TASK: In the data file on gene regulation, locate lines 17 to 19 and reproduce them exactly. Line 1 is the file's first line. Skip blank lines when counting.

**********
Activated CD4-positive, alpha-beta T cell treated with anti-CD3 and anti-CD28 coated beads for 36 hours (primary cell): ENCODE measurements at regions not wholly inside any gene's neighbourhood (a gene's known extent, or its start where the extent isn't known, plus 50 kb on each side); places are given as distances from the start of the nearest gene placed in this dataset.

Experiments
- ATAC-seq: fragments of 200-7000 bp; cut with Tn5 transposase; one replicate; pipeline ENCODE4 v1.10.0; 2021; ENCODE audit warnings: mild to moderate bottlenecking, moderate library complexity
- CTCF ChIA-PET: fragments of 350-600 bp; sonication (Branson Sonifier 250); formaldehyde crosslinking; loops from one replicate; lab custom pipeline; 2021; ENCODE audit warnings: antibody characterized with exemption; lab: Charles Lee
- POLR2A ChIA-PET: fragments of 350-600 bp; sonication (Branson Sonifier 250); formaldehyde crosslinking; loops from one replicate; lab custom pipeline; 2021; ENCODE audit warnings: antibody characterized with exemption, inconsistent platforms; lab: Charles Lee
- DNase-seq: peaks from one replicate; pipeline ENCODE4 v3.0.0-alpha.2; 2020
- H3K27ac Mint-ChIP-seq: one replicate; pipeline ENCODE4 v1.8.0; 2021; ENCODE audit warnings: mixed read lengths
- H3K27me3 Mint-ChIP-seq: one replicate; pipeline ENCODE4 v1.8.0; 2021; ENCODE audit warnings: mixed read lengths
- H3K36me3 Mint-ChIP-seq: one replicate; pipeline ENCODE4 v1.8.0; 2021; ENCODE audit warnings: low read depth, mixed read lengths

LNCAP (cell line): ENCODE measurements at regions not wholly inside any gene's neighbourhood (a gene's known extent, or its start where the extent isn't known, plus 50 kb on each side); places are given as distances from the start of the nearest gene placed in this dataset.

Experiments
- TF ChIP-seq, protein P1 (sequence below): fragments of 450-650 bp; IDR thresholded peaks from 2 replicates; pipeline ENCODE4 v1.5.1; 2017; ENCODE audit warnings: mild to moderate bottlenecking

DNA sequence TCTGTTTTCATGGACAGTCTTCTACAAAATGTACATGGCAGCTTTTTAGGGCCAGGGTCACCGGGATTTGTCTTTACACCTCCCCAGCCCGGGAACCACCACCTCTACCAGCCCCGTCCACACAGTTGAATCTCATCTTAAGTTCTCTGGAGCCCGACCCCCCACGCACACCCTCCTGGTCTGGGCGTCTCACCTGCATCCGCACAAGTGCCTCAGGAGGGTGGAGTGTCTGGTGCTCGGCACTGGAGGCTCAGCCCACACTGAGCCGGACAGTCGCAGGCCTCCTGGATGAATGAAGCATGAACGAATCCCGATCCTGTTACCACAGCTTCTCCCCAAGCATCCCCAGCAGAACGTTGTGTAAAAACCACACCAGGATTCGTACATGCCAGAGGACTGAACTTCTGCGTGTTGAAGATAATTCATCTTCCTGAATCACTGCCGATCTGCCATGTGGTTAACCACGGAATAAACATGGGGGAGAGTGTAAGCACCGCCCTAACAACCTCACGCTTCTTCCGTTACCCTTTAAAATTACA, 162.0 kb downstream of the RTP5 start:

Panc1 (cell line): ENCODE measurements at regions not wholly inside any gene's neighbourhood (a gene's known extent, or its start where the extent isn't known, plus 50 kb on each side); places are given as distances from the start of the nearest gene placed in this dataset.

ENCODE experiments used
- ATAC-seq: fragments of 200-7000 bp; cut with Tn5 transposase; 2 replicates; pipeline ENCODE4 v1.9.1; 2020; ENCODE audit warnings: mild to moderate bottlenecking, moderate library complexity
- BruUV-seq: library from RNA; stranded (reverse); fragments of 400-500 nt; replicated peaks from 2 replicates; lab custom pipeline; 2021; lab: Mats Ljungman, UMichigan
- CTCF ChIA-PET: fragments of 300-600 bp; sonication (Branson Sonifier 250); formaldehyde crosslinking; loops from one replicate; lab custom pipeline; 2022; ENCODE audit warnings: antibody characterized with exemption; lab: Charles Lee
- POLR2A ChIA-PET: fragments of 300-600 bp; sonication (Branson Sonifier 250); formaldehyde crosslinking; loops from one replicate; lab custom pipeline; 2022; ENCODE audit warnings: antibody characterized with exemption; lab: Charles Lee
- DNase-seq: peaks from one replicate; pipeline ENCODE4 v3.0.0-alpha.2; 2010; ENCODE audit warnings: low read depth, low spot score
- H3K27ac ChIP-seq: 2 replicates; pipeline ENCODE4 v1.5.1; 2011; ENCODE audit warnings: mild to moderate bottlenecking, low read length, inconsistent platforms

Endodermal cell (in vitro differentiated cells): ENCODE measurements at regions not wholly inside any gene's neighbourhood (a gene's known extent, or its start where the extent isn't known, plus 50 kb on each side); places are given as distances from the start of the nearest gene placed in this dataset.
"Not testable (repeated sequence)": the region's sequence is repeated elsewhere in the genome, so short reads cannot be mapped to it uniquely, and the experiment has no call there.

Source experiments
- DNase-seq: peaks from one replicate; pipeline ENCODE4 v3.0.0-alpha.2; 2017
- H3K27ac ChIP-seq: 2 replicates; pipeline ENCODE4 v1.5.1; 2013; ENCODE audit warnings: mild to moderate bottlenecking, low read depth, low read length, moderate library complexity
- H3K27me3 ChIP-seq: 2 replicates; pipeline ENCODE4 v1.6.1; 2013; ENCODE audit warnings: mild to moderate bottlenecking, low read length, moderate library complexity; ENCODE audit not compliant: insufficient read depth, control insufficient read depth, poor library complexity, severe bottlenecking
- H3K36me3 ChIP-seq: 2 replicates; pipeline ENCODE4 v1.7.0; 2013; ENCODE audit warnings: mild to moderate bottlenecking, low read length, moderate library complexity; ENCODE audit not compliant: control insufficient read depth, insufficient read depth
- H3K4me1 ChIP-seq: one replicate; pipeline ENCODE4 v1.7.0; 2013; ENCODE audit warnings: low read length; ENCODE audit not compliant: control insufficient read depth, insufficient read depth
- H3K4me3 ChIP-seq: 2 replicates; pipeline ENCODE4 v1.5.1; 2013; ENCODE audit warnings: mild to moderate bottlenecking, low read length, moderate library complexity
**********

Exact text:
- BruUV-seq: library from RNA; stranded (reverse); fragments of 400-500 nt; replicated peaks from 2 replicates; lab custom pipeline; 2021; lab: Mats Ljungman, UMichigan
- CTCF ChIA-PET: fragments of 300-600 bp; sonication (Branson Sonifier 250); formaldehyde crosslinking; loops from one replicate; lab custom pipeline; 2022; ENCODE audit warnings: antibody characterized with exemption; lab: Charles Lee
- POLR2A ChIA-PET: fragments of 300-600 bp; sonication (Branson Sonifier 250); formaldehyde crosslinking; loops from one replicate; lab custom pipeline; 2022; ENCODE audit warnings: antibody characterized with exemption; lab: Charles Lee